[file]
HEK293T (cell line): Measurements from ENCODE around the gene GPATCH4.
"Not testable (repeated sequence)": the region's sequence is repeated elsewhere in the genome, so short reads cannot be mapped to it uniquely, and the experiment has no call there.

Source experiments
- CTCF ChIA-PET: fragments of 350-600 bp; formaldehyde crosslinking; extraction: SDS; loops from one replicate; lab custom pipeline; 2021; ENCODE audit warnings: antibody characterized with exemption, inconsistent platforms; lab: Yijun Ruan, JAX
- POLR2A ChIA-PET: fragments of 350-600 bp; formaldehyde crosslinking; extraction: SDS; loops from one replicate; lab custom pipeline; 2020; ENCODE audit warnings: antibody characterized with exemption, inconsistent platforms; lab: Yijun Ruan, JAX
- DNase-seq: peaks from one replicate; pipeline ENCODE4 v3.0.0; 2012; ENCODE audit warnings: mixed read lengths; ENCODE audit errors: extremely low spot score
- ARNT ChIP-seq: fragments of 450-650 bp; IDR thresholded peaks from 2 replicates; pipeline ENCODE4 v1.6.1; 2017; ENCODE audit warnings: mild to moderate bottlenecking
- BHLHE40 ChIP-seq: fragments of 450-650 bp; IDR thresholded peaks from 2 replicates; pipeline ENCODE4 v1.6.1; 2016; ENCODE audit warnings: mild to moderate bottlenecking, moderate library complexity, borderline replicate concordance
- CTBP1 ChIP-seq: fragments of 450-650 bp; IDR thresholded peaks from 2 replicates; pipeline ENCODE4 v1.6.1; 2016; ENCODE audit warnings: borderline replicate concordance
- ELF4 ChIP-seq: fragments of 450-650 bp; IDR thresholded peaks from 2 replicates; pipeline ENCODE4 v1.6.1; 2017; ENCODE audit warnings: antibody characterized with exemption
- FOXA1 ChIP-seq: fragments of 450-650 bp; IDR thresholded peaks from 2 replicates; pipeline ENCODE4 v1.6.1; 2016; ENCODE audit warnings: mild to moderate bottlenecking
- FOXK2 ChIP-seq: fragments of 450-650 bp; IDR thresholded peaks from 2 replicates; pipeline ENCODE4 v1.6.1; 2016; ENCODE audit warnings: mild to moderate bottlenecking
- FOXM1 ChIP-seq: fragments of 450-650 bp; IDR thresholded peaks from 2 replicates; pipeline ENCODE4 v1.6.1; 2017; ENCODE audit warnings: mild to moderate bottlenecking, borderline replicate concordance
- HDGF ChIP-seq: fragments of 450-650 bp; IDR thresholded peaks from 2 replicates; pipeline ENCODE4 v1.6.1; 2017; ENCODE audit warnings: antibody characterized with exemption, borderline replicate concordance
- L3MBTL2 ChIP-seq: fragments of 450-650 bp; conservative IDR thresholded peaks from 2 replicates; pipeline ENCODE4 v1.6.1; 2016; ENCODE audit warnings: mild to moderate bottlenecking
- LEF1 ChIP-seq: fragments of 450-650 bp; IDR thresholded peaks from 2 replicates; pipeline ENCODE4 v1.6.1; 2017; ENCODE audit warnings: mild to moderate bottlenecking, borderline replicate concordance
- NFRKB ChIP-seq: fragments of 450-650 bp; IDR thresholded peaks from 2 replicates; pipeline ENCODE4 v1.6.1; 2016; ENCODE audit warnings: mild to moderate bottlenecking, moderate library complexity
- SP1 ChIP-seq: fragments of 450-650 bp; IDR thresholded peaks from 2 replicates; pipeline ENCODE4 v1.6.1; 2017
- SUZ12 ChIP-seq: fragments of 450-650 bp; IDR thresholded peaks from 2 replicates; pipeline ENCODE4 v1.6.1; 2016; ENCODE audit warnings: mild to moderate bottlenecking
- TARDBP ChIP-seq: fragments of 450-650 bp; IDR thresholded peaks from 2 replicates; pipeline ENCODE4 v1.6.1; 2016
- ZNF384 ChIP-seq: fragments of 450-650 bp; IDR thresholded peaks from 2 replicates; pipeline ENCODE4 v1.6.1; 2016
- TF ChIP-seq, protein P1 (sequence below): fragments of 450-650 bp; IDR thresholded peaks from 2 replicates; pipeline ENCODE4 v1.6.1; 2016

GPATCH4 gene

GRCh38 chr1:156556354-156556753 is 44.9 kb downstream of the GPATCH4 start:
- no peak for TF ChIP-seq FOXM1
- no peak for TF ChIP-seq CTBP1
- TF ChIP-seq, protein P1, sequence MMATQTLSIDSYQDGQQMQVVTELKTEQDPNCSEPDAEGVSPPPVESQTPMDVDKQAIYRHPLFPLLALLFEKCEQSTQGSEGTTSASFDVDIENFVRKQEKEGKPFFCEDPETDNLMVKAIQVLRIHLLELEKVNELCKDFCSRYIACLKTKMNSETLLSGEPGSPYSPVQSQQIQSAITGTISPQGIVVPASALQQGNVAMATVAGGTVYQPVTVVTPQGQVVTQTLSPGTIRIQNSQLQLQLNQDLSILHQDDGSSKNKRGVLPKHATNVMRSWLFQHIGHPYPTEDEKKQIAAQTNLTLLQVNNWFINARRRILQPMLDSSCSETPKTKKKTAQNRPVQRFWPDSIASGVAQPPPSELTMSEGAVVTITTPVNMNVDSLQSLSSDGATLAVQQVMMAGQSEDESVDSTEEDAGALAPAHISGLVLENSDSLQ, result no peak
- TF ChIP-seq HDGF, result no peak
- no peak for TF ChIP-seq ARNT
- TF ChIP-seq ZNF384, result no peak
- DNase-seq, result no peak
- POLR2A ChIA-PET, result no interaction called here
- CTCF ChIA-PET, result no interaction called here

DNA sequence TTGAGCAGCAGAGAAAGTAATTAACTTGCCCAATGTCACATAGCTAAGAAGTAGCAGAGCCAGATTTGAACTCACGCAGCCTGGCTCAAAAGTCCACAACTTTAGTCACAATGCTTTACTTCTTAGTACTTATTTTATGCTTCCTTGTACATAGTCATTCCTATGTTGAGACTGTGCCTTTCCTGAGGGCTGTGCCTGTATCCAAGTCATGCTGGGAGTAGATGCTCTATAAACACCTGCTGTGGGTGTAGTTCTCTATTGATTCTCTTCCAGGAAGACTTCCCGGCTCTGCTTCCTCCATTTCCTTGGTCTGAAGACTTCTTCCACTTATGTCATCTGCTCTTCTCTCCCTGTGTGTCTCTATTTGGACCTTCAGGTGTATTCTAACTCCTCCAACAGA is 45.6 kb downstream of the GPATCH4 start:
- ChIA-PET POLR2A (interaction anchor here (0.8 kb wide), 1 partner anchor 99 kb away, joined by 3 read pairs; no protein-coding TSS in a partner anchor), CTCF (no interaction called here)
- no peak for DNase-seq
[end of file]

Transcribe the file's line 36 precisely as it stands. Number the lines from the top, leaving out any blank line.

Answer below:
- no peak for DNase-seq